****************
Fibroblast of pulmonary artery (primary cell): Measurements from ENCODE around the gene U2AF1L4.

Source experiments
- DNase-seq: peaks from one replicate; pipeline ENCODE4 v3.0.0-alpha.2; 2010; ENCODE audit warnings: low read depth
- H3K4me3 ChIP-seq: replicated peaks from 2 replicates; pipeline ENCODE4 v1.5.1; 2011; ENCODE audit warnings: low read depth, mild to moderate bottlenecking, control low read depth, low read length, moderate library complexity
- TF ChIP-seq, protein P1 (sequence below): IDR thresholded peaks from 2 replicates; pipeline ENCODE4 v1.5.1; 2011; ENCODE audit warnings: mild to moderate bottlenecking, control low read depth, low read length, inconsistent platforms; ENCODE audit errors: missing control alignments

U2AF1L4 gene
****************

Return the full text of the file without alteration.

Fibroblast of pulmonary artery (primary cell): Measurements from ENCODE around the gene U2AF1L4.

Source experiments
- DNase-seq: peaks from one replicate; pipeline ENCODE4 v3.0.0-alpha.2; 2010; ENCODE audit warnings: low read depth
- H3K4me3 ChIP-seq: replicated peaks from 2 replicates; pipeline ENCODE4 v1.5.1; 2011; ENCODE audit warnings: low read depth, mild to moderate bottlenecking, control low read depth, low read length, moderate library complexity
- TF ChIP-seq, protein P1 (sequence below): IDR thresholded peaks from 2 replicates; pipeline ENCODE4 v1.5.1; 2011; ENCODE audit warnings: mild to moderate bottlenecking, control low read depth, low read length, inconsistent platforms; ENCODE audit errors: missing control alignments

U2AF1L4 gene